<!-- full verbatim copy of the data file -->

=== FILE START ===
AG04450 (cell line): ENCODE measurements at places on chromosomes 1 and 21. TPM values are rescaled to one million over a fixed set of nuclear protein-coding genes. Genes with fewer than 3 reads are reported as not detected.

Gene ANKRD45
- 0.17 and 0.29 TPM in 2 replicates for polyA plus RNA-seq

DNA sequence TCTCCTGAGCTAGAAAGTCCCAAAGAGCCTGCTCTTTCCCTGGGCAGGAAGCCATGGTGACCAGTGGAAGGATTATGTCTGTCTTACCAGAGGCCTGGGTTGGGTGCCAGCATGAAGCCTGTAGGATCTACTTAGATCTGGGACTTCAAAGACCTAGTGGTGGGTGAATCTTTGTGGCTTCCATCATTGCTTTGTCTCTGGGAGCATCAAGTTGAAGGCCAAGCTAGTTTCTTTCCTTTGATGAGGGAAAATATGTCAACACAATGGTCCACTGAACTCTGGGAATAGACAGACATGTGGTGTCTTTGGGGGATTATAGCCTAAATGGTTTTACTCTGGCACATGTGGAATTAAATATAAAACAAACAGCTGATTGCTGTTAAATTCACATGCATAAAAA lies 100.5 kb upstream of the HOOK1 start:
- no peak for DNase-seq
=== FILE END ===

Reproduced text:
AG04450 (cell line): ENCODE measurements at places on chromosomes 1 and 21. TPM values are rescaled to one million over a fixed set of nuclear protein-coding genes. Genes with fewer than 3 reads are reported as not detected.

Gene ANKRD45
- 0.17 and 0.29 TPM in 2 replicates for polyA plus RNA-seq

DNA sequence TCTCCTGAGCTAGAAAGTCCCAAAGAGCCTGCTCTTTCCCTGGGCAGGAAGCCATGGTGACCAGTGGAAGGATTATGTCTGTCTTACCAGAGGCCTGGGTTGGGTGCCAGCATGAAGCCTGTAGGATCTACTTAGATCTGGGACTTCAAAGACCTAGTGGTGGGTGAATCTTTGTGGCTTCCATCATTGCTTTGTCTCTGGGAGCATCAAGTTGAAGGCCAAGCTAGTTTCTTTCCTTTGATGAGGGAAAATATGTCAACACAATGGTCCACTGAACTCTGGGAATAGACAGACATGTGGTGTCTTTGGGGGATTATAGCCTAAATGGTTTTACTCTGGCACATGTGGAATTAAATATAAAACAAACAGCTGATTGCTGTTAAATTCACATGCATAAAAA lies 100.5 kb upstream of the HOOK1 start:
- no peak for DNase-seq